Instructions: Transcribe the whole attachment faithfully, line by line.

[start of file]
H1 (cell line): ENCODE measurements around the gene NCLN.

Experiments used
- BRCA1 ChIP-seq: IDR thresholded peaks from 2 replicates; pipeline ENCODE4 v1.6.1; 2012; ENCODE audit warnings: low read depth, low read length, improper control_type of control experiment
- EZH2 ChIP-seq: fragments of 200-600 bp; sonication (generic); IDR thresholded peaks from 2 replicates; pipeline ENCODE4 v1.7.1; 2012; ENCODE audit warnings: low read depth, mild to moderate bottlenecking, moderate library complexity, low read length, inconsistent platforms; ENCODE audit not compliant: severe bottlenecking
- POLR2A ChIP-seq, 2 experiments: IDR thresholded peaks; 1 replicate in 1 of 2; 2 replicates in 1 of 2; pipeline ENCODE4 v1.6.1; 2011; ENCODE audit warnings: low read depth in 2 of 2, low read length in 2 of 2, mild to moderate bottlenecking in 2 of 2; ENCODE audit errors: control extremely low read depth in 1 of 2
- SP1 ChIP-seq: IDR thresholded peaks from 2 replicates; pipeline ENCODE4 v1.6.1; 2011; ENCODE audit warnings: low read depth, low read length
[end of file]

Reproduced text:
H1 (cell line): ENCODE measurements around the gene NCLN.

Experiments used
- BRCA1 ChIP-seq: IDR thresholded peaks from 2 replicates; pipeline ENCODE4 v1.6.1; 2012; ENCODE audit warnings: low read depth, low read length, improper control_type of control experiment
- EZH2 ChIP-seq: fragments of 200-600 bp; sonication (generic); IDR thresholded peaks from 2 replicates; pipeline ENCODE4 v1.7.1; 2012; ENCODE audit warnings: low read depth, mild to moderate bottlenecking, moderate library complexity, low read length, inconsistent platforms; ENCODE audit not compliant: severe bottlenecking
- POLR2A ChIP-seq, 2 experiments: IDR thresholded peaks; 1 replicate in 1 of 2; 2 replicates in 1 of 2; pipeline ENCODE4 v1.6.1; 2011; ENCODE audit warnings: low read depth in 2 of 2, low read length in 2 of 2, mild to moderate bottlenecking in 2 of 2; ENCODE audit errors: control extremely low read depth in 1 of 2
- SP1 ChIP-seq: IDR thresholded peaks from 2 replicates; pipeline ENCODE4 v1.6.1; 2011; ENCODE audit warnings: low read depth, low read length